One way to honor your corporeality is to take delight in your body. Honor it for being part of you, being the way you exist on earth. After all, your body serves a purpose far beyond being something nice for people to look at. I’m a whole person, and as a whole person, I’ve been put on this earth to be something besides an object of desire: my body can move me, grow a human, and express who I am. I’m not just a soul inhabiting a temporary house: my body is connected to my soul. It’s part of me. So no, my body isn’t perfect. But it’s mine. And it can do a lot more things now (and I worry about it a lot less) than when I was skinny.

We’re about to enter the season of Advent, when we await the coming of our Lord and Savior through the body of a woman and in his own body. Celebrating embodiment is what the sacraments are all about: real flesh and blood partake in physical signs for spiritual good. So as we remember the reality of Jesus Christ–the fact that he came as a small child and submitted to all the indignities of embodied life, including death, for us–we should be reminded even more just how much our bodies matter. Instead of symbolizing everything that’s wrong with us or being constant reminders of the ways we’ve failed everything our culture tells us we should be good at, our bodies tell us that when they were made they were very good.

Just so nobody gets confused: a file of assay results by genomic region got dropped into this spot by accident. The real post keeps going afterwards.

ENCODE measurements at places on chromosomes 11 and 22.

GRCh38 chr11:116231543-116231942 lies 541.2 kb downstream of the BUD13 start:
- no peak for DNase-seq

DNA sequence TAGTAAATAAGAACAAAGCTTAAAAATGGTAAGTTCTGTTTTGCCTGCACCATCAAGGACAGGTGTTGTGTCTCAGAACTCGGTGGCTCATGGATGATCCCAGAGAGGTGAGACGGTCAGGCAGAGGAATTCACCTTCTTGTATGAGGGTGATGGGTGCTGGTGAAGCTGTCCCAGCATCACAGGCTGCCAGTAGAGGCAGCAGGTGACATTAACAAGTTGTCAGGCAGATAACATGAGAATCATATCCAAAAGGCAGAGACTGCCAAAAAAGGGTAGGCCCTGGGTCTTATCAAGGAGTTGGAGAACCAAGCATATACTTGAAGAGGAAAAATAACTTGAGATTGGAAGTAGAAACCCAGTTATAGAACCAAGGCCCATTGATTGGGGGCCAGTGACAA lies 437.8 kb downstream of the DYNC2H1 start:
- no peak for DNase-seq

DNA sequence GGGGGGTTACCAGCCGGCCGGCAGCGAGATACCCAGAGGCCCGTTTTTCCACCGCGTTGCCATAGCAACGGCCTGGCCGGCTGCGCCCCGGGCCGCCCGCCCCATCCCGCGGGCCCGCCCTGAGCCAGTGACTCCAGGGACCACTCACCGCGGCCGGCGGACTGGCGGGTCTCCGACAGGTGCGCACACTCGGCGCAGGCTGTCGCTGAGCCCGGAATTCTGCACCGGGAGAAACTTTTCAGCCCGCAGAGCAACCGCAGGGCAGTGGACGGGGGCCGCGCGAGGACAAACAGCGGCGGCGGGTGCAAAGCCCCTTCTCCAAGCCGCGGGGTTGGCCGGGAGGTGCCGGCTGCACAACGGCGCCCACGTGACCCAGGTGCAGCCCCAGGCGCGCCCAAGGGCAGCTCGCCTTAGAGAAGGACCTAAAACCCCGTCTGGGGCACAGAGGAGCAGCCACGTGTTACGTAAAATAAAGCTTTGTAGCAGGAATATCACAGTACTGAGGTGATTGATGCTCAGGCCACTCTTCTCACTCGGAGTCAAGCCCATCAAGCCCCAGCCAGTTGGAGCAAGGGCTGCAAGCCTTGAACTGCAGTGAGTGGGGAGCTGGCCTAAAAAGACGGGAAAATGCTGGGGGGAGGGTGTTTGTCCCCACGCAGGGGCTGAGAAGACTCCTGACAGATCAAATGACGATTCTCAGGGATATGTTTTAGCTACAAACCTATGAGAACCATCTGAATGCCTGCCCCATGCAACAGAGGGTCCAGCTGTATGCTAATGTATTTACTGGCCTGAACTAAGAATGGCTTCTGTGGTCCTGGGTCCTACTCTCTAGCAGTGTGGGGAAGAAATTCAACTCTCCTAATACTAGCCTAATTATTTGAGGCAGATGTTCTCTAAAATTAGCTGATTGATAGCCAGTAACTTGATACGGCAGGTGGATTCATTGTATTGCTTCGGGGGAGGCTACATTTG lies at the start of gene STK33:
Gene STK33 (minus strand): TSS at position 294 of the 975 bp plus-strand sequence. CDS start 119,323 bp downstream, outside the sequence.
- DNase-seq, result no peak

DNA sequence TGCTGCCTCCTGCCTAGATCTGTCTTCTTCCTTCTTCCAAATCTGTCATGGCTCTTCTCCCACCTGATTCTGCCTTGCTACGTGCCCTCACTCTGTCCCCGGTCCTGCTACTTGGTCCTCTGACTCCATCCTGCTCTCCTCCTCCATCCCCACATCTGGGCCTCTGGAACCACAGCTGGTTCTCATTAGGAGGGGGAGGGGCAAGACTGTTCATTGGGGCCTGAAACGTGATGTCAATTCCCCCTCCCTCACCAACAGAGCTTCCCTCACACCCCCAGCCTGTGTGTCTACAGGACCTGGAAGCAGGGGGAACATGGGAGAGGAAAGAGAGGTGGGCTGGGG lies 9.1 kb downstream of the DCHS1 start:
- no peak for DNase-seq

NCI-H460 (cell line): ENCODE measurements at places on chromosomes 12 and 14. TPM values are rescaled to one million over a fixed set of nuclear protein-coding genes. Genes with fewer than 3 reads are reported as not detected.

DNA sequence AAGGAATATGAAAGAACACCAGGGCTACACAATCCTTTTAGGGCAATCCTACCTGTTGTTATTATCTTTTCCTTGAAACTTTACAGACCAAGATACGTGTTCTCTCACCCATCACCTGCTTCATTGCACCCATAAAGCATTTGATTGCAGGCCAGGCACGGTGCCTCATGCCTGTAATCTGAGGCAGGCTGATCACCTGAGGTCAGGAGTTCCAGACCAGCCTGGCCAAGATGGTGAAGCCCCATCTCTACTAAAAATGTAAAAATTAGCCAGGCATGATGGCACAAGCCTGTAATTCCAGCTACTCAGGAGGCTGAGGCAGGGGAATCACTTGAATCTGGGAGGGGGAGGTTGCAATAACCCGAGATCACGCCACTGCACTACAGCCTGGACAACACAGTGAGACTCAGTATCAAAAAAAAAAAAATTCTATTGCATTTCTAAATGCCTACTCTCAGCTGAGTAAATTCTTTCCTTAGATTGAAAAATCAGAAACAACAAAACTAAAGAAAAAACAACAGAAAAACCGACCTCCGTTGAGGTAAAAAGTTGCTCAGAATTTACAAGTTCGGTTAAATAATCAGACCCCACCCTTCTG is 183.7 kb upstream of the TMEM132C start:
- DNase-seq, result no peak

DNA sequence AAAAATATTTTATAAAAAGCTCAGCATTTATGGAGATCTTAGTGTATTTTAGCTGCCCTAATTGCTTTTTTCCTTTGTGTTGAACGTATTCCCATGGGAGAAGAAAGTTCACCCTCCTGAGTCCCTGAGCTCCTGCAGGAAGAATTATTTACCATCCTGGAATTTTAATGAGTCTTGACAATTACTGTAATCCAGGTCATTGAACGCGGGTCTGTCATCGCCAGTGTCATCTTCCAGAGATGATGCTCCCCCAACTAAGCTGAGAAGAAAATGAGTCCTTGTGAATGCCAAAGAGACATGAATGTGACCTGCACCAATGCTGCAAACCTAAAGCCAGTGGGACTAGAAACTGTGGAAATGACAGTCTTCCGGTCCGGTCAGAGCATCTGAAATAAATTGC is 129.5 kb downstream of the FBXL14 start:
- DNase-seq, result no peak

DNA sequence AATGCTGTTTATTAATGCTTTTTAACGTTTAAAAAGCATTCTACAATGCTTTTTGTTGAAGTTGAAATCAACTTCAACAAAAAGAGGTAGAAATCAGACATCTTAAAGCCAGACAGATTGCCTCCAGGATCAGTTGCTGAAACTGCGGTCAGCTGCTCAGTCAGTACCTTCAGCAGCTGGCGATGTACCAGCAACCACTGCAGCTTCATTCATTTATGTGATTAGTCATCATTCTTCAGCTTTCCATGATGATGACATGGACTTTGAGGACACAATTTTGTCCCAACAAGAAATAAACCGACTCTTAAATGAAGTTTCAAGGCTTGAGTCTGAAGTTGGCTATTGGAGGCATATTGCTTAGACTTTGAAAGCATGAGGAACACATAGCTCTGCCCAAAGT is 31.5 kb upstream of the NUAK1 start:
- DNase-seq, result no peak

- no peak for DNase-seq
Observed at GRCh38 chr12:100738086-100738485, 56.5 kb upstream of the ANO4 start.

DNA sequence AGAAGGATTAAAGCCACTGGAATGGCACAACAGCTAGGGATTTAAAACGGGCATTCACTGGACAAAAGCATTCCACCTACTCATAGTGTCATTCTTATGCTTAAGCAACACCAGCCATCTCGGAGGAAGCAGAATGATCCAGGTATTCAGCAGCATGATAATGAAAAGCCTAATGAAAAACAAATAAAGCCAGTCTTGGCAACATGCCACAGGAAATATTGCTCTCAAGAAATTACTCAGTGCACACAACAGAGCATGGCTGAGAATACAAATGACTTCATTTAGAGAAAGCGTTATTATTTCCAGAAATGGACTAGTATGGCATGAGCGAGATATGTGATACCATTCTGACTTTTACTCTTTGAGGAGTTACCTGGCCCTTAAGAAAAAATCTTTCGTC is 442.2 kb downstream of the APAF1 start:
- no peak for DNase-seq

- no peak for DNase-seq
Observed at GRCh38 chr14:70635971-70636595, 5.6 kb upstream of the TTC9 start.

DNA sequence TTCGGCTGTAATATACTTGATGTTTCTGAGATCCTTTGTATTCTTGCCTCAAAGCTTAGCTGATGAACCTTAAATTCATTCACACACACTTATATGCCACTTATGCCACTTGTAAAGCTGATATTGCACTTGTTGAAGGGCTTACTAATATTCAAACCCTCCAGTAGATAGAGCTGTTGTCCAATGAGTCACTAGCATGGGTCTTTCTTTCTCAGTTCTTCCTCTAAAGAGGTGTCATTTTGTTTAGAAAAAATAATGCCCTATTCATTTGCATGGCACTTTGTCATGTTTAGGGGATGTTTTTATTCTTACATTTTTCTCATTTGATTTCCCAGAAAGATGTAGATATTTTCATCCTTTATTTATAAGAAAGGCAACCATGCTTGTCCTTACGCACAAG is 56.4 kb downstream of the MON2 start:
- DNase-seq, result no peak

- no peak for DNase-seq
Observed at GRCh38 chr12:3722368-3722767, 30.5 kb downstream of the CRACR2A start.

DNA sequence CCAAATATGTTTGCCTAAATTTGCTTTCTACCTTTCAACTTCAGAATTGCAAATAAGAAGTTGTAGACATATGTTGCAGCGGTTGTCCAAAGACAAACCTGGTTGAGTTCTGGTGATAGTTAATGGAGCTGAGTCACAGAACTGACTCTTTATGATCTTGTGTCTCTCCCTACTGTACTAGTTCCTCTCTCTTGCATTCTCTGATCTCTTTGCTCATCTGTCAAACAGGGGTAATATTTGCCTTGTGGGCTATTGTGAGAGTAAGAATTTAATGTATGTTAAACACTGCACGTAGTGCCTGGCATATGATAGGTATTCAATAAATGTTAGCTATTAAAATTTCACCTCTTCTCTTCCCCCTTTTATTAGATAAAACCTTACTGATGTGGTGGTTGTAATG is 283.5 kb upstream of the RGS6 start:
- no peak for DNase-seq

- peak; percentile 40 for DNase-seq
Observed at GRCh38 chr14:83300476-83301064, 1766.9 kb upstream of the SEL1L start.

So as Advent begins, let’s rejoice that the person whose coming we await valued our bodies enough to don a body of his own. And in his body, we find redemption for even the wobbly bits of our own bodies.

Linking up today with This Ain’t the Lyceum who has a great post about how every body is also a burden to others in some ways. Check it out!


Happy Birthday to Q

Dear JQ,

Somehow you’re three now. Three years of life, and so far you’ve lived on three different continents and visited eleven different countries. Occasionally you’ll say things like “I want to go back to Singapore and feed the turtles” or “When I was in Singapore I saw a crab,” but I don’t think you remember much about all your travels other than that.


Your main obsession right now is kitties: every morning you wake up with a happy “meow!” and you ask, “Why you not a sleepy kitty anymore, mommy kitty?” If I call you JQ too many times you say, “I’m not JQ! I’m kitty.”


You’ve loved coming back to America and getting to know all your family: aunts and uncles and cousins galore. You’ve done so well at living in all kinds of different houses for the past 9 months and adapting to the different requirements at all of them, even learning how to be quiet so Great Grandpa can nap.

But you were still awfully excited to get a new house for your birthday and get your own room and even some of your own toys. Your childhood hasn’t been typical–you haven’t had the stability or the stuff that most of your peers have–but I’ve loved watching you grow up and learn how to give what you have to others.


You’re the king of “why” questions right now, wondering about everyone’s internal motivations and reasons for existence and why airplanes fly. And yes, you’re three so the questions really are that random. Sometimes I get frustrated trying to explain why the neighbors have Halloween decorations in their yard (But why they do?) or why cement mixers have six wheels or why you can’t find your other monkey glove, but I know you’re just trying to make sense of how the world works.